The Devil and the Tower
The background is black, linking them together as both cards have the same dark setting, symbolising dark matter and eventually shattering of illusions.
The Hanged Man and The World
The Hanged Man and the woman in the World both form a Fylfot cross with their legs, representing the direction of the sun. While the Hanged Man is opposite down with his hands at his back, the woman is right side up with her hands reaching outwards. The Hanged Man is in dispense, symbolising seeing the world from a new perspective. The World symbolise that which we truly desire.
Death and the Moon
The two towers
The two towers in the Death card and the Moon card are the same two towers. The sun rising between the towers symbolising a new dawn. In the Moon card, the Moon is rising between the two towers. The towers on the Death card were on the other side of the water. We have now crossed the water and our experiences has been reduced to a primitive state. It can be argued that we are now in a fearful state due to the territory is new or seems new. It is time for rest and for preparation, as the Sun will rise again and the darkness will be over.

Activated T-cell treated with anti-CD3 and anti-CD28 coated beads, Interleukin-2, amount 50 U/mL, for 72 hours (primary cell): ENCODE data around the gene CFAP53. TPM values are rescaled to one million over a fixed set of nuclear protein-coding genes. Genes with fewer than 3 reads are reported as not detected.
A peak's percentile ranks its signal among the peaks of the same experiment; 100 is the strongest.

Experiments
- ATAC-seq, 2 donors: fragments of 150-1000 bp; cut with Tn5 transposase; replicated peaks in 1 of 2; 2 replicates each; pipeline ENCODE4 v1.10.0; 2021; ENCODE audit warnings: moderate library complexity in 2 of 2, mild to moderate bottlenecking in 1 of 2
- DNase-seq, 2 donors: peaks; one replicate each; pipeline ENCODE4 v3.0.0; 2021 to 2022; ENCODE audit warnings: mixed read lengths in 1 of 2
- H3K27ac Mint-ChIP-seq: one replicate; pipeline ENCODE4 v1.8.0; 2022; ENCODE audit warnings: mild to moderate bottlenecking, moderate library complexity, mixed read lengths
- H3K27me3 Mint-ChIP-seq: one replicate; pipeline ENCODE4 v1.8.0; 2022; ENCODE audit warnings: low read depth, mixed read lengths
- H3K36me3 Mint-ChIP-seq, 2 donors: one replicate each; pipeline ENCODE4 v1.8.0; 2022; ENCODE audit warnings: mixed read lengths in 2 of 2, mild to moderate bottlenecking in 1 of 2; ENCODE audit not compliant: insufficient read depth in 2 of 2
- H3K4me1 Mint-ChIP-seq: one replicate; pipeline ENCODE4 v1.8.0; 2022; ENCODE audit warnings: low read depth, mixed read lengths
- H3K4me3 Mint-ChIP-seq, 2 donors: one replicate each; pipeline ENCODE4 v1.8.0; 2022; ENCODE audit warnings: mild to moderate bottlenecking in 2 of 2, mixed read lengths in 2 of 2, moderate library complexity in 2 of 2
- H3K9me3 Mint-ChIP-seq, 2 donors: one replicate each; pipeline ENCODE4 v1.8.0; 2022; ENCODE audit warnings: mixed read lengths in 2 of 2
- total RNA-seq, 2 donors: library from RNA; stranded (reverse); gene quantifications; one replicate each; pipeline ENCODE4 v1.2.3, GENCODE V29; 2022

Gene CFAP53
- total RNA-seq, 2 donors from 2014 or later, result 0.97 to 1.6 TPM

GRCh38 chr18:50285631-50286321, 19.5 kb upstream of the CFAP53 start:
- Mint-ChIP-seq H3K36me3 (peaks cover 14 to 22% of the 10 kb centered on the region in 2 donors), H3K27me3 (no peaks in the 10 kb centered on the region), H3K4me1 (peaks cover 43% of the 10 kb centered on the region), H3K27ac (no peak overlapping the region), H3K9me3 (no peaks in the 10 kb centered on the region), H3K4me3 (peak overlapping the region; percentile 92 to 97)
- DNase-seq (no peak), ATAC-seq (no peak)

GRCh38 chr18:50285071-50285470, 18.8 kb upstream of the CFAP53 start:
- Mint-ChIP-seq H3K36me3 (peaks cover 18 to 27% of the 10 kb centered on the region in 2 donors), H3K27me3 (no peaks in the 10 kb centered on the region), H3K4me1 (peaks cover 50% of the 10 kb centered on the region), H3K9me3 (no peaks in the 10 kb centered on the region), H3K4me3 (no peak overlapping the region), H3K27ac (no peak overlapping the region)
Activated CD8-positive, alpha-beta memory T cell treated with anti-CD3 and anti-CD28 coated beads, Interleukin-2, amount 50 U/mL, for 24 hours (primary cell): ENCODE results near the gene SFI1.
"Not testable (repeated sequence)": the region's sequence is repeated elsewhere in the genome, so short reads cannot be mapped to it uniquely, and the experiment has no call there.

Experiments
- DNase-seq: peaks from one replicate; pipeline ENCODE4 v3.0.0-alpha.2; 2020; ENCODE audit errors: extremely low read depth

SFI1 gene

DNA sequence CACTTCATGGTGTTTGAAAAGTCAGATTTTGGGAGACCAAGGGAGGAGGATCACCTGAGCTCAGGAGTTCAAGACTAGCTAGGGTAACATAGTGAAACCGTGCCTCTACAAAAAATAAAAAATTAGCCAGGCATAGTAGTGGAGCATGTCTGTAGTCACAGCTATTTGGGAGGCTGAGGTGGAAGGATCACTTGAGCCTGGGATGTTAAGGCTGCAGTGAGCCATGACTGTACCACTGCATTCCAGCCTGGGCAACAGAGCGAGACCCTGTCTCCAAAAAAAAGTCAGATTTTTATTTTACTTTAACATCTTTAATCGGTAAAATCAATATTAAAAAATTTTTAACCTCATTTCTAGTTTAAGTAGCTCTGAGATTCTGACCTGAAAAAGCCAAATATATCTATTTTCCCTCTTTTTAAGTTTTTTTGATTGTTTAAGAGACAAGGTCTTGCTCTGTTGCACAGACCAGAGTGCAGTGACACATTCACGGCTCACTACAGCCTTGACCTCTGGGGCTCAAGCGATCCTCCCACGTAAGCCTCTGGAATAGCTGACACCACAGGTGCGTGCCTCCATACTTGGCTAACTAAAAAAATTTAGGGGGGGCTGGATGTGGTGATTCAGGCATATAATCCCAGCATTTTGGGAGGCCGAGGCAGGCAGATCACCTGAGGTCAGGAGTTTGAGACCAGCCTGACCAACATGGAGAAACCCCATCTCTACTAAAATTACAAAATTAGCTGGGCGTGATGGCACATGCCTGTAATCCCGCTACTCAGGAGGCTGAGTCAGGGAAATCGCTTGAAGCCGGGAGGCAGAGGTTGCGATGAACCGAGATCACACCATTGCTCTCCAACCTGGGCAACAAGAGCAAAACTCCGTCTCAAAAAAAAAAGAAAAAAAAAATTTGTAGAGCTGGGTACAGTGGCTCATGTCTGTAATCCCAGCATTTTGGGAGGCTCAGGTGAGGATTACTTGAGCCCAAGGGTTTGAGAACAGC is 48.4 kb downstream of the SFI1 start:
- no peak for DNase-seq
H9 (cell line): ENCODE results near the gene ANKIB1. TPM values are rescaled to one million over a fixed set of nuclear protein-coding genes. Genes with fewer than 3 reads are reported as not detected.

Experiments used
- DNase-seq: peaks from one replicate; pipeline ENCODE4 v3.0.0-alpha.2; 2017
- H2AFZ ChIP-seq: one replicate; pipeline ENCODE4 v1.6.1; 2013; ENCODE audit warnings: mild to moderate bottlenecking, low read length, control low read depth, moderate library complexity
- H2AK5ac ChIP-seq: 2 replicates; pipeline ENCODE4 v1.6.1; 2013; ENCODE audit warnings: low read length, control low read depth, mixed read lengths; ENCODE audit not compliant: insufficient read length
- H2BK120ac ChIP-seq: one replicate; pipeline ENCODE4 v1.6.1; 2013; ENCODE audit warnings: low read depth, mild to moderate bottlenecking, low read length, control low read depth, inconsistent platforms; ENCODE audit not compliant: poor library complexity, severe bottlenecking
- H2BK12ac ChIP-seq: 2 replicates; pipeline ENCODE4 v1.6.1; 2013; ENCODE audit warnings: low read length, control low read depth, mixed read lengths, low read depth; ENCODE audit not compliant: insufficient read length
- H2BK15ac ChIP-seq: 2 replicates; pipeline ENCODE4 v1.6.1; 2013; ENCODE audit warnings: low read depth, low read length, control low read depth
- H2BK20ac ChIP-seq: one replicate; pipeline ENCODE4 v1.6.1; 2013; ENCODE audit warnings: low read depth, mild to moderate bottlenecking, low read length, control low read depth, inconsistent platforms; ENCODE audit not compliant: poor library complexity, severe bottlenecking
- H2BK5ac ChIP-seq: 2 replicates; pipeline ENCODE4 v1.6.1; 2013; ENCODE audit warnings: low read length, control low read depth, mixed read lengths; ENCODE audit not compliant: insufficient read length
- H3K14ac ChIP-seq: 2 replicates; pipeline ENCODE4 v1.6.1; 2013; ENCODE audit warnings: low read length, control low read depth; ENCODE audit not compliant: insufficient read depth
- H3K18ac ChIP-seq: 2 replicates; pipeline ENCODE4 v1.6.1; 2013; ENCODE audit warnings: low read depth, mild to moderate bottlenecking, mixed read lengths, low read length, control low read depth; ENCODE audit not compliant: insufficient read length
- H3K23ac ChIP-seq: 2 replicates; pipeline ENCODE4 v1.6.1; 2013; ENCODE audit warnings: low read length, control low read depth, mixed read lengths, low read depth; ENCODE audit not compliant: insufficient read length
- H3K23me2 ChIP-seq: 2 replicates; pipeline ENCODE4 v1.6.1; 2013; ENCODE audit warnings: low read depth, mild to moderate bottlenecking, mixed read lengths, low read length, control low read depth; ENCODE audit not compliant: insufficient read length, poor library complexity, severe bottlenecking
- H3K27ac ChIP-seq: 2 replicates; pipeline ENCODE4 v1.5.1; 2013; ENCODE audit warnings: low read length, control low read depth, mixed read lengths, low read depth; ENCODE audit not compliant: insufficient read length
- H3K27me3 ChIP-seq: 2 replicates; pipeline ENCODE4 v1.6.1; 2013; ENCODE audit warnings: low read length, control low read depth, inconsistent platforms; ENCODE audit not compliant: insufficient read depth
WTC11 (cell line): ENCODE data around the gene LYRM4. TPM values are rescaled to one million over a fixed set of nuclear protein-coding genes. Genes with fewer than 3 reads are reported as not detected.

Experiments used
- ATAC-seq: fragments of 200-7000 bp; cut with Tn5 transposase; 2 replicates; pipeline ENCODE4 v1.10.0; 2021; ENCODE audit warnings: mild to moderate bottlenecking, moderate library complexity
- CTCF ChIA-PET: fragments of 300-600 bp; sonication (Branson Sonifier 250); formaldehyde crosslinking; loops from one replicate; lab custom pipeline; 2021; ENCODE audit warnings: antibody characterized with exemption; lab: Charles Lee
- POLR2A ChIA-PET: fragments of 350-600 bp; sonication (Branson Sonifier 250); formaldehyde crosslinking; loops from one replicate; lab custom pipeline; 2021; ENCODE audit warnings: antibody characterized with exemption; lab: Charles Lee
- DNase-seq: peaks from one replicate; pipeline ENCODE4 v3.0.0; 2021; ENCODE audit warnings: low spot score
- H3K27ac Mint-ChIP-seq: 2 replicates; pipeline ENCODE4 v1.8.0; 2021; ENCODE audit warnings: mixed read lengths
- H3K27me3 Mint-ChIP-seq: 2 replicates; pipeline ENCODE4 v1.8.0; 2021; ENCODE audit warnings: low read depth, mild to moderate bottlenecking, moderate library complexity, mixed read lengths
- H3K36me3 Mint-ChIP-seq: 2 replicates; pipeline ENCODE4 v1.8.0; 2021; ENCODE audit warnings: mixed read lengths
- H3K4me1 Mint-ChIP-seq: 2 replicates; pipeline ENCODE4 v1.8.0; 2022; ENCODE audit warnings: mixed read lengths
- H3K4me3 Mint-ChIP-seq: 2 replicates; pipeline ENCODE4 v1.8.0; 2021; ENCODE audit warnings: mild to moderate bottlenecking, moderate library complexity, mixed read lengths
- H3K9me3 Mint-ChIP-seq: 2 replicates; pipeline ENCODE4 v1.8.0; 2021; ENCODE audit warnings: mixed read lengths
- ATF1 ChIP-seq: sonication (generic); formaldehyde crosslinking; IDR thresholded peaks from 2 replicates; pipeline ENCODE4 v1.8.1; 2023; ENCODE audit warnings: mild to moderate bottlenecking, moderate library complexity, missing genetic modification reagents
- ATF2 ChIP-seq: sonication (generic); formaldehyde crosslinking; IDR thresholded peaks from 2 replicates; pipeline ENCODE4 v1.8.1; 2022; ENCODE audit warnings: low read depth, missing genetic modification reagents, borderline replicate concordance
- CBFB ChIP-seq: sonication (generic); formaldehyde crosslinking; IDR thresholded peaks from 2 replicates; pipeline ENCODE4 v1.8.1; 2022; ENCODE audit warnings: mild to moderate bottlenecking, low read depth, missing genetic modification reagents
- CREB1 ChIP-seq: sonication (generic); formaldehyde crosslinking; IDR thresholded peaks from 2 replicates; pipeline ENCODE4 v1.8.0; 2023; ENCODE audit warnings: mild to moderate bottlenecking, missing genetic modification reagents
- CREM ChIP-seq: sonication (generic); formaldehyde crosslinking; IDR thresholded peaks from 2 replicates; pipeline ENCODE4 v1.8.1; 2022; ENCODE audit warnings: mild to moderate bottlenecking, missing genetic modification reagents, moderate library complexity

Wheel of Fortune and World
The Four Corners
The four living creatures in the corners of the Wheel of fortune card and the World card symbolise the four Evangelists, Matthew, Mark, Luke and John. They also represent the four fixed signs in the Zodiac, Aquarius, Scorpio, Leo and Taurus. They also make link with the four elements: air, water, fire and earth.
The Fool, the Hanged Man and Judgement
The three stages of the mystical quest
In Golden Dawn's Correspondences, the Fool, the Hanged Man and Judgement are linked to the elements air, water and fire, while all the other Major Arcana cards are linked to planets in the Zodiac. The elemental associations rather than celestial symbols suggests that they are a unique group of three cards. They symbolise the three stages of the mystical quest.
The Lovers, the Devil and the Tower
Adam and Eve
The mystical vision of Adam and Eve symbolised first through the Lovers card, being blessed by an angel, secondly in The Devil card, chained by their ego and addictions and thirdly in the Tower card, freed from the chains by a lightening bolt of truth and enlightenment.
The Lovers, Temperance, the Devil and Judgement